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RSV in Our Community

November 10, 2022

The Centers for Disease Control and Prevention are reporting an increase in cases of respiratory syncytial virus (RSV) and RSV-associated emergency department visits and hospitalizations in multiple areas of the United States over the last few months. Emergency department wait times may be impacted as a result.

RSV is a common virus that typically leads to mild, cold-like symptoms in adults and older healthy children. However, RSV can be more serious in young babies, especially those in certain high-risk groups.


More About RSV

RSV spreads through tiny droplets that go into the air when a sick person blows their nose, coughs, or sneezes. It can spread quickly in crowded spaces. For this reason, it's important to keep children at home when they are sick to prevent the spread of illness, especially to vulnerable populations.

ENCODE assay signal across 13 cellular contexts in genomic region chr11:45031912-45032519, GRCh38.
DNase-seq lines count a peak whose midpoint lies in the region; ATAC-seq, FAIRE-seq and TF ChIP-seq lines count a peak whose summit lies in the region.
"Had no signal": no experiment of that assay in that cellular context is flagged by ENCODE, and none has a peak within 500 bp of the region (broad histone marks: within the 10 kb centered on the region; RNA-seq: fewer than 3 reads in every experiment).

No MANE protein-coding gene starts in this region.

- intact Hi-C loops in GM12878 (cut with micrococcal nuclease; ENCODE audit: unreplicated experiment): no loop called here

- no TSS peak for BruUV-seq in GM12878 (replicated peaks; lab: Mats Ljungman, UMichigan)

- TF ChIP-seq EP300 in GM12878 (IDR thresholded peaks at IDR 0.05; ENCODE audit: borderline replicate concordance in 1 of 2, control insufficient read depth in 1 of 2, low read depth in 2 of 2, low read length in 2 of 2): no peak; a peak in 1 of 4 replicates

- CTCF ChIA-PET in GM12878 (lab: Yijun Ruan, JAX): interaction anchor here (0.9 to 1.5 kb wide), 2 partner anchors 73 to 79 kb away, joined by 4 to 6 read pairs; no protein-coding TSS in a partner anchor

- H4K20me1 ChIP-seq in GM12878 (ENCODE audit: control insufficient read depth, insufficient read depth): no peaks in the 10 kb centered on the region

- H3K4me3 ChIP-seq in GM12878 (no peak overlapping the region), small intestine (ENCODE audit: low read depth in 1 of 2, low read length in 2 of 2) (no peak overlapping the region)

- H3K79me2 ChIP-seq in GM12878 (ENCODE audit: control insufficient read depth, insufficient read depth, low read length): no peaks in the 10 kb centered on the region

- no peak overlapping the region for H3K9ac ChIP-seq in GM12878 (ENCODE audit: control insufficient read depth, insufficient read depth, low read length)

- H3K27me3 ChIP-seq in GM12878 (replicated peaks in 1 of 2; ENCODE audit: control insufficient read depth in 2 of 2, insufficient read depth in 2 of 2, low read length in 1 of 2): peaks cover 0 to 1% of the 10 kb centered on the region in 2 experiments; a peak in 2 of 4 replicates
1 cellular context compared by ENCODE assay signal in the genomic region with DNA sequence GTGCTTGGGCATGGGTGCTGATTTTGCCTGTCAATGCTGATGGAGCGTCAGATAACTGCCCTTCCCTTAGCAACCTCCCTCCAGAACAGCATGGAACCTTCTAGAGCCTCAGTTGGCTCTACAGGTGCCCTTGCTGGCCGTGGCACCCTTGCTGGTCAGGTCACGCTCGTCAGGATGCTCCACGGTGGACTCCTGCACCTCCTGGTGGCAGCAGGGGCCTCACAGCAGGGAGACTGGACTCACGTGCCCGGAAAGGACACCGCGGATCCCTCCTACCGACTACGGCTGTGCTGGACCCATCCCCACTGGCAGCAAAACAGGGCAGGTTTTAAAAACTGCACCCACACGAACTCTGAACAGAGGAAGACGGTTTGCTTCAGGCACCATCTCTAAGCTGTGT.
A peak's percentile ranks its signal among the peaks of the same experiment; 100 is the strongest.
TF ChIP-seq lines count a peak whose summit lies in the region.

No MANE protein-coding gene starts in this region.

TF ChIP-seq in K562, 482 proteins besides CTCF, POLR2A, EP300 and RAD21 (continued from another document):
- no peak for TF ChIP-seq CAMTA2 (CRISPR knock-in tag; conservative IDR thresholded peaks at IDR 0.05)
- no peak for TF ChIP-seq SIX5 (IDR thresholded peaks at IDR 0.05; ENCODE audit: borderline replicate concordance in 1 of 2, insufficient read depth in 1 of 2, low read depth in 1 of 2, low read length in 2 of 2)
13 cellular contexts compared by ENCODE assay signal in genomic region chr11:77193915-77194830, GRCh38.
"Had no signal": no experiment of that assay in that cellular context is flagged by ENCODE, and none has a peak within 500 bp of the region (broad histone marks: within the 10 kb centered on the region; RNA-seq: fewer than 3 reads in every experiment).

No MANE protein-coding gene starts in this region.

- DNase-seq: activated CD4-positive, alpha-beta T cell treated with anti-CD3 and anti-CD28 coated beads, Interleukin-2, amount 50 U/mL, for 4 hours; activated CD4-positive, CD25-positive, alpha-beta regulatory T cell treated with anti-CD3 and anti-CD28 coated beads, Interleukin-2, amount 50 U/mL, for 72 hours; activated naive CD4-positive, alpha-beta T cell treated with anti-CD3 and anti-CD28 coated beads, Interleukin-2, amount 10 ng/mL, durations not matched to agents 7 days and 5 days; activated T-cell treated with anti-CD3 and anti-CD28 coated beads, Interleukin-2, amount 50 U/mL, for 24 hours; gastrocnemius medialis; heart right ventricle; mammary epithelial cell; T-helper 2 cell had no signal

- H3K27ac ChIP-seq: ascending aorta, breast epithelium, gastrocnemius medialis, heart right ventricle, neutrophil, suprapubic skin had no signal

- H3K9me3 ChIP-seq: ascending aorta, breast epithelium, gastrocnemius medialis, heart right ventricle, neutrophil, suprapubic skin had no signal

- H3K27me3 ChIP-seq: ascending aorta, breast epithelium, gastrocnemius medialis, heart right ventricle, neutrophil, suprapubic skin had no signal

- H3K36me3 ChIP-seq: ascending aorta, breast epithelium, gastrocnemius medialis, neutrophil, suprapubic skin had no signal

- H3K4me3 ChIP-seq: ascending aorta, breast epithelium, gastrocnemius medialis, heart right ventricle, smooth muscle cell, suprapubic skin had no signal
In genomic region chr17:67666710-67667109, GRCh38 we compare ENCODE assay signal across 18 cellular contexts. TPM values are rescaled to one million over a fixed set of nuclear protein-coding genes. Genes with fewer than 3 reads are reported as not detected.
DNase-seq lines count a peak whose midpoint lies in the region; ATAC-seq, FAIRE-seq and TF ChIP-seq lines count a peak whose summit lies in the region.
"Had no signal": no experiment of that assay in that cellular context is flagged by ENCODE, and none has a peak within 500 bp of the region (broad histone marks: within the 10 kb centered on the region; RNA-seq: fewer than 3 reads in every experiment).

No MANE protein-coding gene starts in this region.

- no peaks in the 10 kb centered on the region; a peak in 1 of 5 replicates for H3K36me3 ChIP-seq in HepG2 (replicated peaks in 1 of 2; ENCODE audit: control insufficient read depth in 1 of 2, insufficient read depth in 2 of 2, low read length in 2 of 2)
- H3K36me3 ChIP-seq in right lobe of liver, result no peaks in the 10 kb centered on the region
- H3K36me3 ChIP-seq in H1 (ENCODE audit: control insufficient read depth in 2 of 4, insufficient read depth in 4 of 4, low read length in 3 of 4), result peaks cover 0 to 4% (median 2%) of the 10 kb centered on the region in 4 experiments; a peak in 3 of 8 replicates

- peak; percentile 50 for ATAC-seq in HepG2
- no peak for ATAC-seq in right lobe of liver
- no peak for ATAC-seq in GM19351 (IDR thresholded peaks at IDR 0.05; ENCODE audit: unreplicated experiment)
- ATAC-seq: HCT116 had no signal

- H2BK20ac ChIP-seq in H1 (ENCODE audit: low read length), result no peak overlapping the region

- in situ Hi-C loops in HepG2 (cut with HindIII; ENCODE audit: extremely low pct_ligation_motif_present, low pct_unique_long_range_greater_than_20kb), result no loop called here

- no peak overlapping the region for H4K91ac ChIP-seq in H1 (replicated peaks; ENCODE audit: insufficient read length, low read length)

Symptoms can differ by age. Older children may experience cough, runny  nose, low fever and other cold-like symptoms, while infants under age 1 may have more severe symptoms including difficulty breathing. Symptoms for young children can also include irritability, decreased activity or appetite, nasal flaring or wheezing. Learn more > 

RSV is the most common cause of bronchiolitis (inflammation of the small airways in the lung) and pneumonia (infection of the lungs) in children younger than 1 year of age in the United States.

Call 911 if you or your child are experiencing a medical emergency, otherwise consult your physician or pediatrician.


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